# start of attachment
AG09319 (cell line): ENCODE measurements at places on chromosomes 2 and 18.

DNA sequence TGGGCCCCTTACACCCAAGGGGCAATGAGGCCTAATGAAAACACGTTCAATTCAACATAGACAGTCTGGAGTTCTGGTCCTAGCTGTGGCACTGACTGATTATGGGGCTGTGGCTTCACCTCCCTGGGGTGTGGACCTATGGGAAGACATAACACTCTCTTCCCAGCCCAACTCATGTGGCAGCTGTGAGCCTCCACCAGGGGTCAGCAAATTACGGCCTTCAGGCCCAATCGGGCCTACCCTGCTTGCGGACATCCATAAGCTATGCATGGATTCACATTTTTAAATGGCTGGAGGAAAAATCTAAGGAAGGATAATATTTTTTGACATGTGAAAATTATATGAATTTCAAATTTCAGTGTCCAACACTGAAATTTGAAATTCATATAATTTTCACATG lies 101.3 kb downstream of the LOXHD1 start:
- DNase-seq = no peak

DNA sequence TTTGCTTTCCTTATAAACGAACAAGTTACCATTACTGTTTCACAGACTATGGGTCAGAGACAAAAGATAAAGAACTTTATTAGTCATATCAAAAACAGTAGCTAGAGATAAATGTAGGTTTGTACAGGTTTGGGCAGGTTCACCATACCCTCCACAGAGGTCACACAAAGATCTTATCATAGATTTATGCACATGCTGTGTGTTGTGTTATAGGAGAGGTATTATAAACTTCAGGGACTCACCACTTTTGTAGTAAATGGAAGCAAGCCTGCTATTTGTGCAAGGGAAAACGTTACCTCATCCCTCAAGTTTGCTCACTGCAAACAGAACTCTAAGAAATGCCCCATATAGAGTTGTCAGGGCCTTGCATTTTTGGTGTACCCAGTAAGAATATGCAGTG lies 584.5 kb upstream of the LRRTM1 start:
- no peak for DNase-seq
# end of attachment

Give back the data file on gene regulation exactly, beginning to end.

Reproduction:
AG09319 (cell line): ENCODE measurements at places on chromosomes 2 and 18.

DNA sequence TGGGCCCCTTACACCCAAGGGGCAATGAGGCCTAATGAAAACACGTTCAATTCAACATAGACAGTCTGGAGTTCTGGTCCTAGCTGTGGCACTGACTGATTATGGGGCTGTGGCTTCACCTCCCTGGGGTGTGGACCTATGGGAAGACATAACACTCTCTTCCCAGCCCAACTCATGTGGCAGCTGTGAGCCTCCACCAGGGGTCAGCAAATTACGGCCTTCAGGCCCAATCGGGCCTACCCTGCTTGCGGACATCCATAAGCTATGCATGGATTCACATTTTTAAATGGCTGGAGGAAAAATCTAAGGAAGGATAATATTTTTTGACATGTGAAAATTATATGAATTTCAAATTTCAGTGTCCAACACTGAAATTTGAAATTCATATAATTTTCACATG lies 101.3 kb downstream of the LOXHD1 start:
- DNase-seq = no peak

DNA sequence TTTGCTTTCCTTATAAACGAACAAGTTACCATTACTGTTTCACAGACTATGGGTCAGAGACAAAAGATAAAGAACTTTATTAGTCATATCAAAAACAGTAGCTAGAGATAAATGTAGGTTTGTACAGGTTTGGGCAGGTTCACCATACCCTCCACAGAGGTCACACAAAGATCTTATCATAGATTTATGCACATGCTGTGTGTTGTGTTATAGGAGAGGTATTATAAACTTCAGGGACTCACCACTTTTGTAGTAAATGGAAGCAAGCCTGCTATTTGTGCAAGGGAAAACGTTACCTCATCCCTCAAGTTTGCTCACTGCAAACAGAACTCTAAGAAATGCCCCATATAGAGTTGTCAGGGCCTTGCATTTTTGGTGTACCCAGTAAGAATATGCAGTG lies 584.5 kb upstream of the LRRTM1 start:
- no peak for DNase-seq